Incorrect Address

WashingtonMechanics LienPreliminary Notice

I asked a similar question earlier, but I don't think my question was very clear. We are an aggregate and ready mix supplier. A customer placed an order with us but provided the wrong address. We delivered to one address (the actual property that received and used the material) then sent a preliminary for a different address. The properties are very close. We believe the customer did this to prevent us from properly establishing lien rights. It does not appear the customer owns the correct property, but is the general contractor. What are our lien rights under these circumstances?

1 reply

Nov 27, 2017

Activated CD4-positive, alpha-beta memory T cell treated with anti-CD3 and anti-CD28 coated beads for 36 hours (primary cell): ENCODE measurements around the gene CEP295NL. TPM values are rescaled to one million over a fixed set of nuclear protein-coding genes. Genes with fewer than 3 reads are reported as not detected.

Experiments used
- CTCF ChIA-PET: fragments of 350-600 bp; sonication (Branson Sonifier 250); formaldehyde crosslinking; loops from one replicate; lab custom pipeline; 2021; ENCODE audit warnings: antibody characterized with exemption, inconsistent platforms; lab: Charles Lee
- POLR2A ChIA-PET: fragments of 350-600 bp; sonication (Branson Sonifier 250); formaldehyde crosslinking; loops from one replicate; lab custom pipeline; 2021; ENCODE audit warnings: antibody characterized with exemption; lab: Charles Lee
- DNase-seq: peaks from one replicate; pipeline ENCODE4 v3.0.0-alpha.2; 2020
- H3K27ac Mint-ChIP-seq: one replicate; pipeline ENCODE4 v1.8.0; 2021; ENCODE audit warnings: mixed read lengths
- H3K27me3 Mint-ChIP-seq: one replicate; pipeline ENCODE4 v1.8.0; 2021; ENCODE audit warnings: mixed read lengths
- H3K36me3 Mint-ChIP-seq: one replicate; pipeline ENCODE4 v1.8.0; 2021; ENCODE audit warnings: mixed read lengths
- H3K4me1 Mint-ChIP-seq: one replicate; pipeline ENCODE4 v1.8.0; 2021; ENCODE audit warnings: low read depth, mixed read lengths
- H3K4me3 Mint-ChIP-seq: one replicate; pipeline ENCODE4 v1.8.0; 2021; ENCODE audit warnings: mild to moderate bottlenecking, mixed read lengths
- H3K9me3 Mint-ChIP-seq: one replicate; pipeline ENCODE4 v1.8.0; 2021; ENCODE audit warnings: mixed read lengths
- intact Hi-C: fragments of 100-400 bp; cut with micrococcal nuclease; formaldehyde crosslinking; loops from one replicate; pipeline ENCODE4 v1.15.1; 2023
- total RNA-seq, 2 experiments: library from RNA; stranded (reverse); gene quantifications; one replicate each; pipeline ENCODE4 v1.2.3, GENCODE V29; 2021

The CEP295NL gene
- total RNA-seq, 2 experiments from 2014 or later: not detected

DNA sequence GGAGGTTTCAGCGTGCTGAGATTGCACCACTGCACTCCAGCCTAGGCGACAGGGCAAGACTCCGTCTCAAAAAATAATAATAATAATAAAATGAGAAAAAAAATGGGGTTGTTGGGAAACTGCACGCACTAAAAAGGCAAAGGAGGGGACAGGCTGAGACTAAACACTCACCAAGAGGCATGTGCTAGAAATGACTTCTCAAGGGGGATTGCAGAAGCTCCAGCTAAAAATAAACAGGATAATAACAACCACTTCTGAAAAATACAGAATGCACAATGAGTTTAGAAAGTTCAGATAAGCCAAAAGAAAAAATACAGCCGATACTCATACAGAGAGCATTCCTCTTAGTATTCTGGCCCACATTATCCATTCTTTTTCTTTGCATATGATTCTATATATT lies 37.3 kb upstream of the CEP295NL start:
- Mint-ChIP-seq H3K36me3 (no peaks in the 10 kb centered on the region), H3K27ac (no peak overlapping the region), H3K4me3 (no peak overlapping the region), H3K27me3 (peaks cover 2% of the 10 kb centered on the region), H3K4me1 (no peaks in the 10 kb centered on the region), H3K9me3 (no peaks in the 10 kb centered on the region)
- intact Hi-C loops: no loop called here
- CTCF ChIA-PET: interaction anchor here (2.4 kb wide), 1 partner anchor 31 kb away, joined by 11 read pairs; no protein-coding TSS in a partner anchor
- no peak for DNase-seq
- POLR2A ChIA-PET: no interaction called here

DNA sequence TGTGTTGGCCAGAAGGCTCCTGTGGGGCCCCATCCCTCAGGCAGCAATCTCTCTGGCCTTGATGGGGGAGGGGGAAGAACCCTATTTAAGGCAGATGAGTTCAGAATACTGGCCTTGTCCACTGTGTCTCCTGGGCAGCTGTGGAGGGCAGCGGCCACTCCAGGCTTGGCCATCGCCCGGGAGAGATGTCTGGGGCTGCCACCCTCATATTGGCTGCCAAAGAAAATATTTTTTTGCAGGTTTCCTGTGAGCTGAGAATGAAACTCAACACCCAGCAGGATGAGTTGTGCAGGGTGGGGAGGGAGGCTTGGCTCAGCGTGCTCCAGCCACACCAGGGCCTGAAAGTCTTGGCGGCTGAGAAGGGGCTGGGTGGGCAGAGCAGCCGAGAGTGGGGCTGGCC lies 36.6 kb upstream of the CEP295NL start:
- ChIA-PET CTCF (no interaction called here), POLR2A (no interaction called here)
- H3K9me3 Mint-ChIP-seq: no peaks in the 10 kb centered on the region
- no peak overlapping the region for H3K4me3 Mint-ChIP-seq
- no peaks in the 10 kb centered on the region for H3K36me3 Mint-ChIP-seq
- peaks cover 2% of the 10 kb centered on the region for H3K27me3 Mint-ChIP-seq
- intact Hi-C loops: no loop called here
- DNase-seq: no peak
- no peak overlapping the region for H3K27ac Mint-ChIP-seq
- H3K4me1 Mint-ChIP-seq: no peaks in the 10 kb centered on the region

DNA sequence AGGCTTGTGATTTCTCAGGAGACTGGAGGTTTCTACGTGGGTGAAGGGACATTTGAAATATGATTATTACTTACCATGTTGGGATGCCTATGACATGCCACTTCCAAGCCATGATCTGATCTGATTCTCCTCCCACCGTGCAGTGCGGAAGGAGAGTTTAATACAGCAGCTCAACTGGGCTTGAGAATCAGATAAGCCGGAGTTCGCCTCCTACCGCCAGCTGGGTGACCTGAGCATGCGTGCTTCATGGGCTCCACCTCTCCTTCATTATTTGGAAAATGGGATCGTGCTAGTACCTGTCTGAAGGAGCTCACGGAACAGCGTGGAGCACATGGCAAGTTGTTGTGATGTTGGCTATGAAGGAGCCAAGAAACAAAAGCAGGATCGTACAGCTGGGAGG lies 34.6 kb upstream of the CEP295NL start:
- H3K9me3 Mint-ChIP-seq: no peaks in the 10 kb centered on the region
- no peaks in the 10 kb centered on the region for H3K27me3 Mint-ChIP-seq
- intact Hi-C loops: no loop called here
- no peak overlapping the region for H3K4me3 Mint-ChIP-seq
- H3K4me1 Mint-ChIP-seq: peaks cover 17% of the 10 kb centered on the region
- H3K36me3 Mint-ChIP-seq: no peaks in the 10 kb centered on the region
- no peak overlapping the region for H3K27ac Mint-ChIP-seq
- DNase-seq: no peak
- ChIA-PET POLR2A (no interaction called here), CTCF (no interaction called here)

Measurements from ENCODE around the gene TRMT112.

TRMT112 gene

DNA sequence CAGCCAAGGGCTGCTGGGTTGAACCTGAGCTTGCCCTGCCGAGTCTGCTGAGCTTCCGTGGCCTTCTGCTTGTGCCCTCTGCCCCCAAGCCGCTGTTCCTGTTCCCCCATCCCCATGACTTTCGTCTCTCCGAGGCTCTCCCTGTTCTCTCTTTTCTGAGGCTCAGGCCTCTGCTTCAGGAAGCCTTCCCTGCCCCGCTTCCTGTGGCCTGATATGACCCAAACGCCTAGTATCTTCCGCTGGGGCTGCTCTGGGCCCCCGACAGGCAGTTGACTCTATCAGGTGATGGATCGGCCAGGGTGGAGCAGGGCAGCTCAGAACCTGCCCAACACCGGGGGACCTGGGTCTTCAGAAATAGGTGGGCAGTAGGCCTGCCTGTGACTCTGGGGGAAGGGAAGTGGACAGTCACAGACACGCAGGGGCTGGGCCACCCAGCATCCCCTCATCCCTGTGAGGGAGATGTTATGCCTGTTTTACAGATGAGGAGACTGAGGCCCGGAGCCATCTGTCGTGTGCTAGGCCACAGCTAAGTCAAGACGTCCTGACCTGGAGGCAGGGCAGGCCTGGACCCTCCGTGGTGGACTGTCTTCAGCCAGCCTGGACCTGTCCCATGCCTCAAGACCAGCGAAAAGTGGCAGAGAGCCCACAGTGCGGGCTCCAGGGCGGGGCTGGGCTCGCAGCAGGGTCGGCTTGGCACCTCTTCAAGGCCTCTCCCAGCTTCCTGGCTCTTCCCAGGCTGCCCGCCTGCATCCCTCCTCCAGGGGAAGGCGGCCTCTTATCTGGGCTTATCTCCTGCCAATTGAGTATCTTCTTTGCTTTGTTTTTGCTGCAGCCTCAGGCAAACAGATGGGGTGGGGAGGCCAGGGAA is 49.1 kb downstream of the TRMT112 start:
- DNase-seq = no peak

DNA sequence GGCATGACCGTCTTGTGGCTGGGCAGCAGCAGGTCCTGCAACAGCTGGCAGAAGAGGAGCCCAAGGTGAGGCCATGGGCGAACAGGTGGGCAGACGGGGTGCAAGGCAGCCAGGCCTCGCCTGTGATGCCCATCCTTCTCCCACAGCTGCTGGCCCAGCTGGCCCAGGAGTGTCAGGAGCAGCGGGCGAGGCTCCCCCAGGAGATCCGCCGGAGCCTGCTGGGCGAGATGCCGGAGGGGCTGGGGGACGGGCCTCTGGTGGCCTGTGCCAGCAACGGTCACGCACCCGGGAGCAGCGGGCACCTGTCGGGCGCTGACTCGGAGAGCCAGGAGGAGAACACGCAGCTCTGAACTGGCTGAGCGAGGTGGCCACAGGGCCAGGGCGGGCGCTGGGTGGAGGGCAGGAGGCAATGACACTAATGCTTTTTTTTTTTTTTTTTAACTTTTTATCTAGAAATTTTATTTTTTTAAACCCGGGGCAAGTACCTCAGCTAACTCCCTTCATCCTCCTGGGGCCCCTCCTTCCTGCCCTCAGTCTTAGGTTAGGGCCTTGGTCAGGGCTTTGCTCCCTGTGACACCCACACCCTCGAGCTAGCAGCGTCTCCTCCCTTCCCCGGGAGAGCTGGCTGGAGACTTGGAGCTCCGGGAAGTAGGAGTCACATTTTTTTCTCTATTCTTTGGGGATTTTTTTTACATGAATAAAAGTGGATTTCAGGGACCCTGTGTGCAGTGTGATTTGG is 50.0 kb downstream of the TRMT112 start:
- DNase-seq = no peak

This is a pretty complex issue you're facing, and unfortunately, your ability to file and enforce a lien will likely be left to the discretion of the court. Assuming it is now too late to send notice, your best bet may be to consult a local attorney and create a plan to move forward. There is always inherent risk involved in filing a lien you know to be flawed, and filing a lien where notice is faulty could create issues. However, if you file the lien and this issue is raised, it's hard to imagine that a court would not consider the fact that you were given incorrect information when making a determination (especially if there is reason to believe the misinformation was given intentionally). That, and additional penalties could come into play if the court determines that the contractor has acted fraudulently. What's more, if an owner challenges a lien as frivolous, a hearing is held to determine the validity of the lien under §60.04.081 of Washington's lien statute. During that time, a claimant is afforded the opportunity to appear before the court and explain the situation. However, failing to justify a lien filing that has been challenged as frivolous is expensive - a losing claimant must pay the owner's costs and attorney fees.
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